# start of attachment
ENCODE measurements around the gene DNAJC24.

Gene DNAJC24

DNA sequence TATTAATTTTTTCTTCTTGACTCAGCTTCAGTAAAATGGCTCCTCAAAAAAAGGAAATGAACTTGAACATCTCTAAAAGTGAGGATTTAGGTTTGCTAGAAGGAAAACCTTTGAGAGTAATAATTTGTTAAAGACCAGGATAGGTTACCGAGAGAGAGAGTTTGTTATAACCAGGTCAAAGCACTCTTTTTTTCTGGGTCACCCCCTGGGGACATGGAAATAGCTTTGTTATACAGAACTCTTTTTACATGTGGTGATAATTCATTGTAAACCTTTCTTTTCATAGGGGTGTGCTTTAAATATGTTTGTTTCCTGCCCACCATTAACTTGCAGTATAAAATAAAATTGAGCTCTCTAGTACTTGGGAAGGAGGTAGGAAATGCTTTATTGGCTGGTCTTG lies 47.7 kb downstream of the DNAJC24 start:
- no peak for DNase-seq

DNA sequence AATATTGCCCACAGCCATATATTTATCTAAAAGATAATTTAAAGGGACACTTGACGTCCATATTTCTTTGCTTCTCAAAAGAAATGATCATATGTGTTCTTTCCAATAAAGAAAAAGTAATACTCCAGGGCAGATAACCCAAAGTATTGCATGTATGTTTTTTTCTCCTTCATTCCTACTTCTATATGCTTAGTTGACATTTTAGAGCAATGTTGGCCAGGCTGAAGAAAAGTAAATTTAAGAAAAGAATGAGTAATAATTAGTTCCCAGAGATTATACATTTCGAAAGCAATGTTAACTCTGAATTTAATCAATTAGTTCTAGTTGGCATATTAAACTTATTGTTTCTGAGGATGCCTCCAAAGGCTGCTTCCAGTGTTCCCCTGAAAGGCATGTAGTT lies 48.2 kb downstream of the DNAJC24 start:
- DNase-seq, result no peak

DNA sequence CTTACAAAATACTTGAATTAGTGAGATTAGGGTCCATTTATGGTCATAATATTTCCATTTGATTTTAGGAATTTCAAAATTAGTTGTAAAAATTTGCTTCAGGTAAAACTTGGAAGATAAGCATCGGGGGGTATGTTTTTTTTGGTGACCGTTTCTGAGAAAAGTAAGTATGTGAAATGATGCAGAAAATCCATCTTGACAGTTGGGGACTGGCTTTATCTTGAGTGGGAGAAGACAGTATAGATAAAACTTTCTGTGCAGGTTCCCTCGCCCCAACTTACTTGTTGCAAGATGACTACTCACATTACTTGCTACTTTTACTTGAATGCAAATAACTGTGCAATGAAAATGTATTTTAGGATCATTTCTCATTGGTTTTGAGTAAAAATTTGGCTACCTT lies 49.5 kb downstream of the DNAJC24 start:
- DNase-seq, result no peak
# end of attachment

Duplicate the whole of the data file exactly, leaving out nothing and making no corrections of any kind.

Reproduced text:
ENCODE measurements around the gene DNAJC24.

Gene DNAJC24

DNA sequence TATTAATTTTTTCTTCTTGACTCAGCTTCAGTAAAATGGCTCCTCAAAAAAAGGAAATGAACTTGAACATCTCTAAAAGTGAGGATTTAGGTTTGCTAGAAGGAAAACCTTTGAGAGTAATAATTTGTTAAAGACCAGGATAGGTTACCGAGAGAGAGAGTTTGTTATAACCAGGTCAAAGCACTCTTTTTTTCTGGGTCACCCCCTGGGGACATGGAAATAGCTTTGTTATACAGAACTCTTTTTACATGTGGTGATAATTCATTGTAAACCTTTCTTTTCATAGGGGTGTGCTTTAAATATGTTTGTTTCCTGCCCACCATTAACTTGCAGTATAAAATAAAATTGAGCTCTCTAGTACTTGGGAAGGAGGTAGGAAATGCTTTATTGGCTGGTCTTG lies 47.7 kb downstream of the DNAJC24 start:
- no peak for DNase-seq

DNA sequence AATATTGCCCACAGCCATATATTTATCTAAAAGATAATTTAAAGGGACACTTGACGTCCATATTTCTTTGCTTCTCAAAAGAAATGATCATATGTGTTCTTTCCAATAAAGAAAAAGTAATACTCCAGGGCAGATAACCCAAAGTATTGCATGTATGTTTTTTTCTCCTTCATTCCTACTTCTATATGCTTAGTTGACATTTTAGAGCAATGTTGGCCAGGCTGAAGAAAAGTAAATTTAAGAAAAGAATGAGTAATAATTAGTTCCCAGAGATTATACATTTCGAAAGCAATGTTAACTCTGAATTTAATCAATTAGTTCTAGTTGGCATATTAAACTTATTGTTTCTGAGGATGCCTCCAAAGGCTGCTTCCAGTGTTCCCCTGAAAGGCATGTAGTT lies 48.2 kb downstream of the DNAJC24 start:
- DNase-seq, result no peak

DNA sequence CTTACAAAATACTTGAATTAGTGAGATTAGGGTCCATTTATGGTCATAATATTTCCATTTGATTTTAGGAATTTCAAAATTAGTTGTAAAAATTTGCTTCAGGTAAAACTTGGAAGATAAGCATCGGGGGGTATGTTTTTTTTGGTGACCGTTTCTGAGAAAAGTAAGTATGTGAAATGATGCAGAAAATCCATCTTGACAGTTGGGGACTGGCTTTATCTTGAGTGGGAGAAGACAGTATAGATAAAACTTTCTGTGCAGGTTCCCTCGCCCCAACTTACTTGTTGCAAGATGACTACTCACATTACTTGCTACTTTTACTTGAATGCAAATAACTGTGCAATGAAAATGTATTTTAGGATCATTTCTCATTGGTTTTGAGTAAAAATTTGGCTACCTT lies 49.5 kb downstream of the DNAJC24 start:
- DNase-seq, result no peak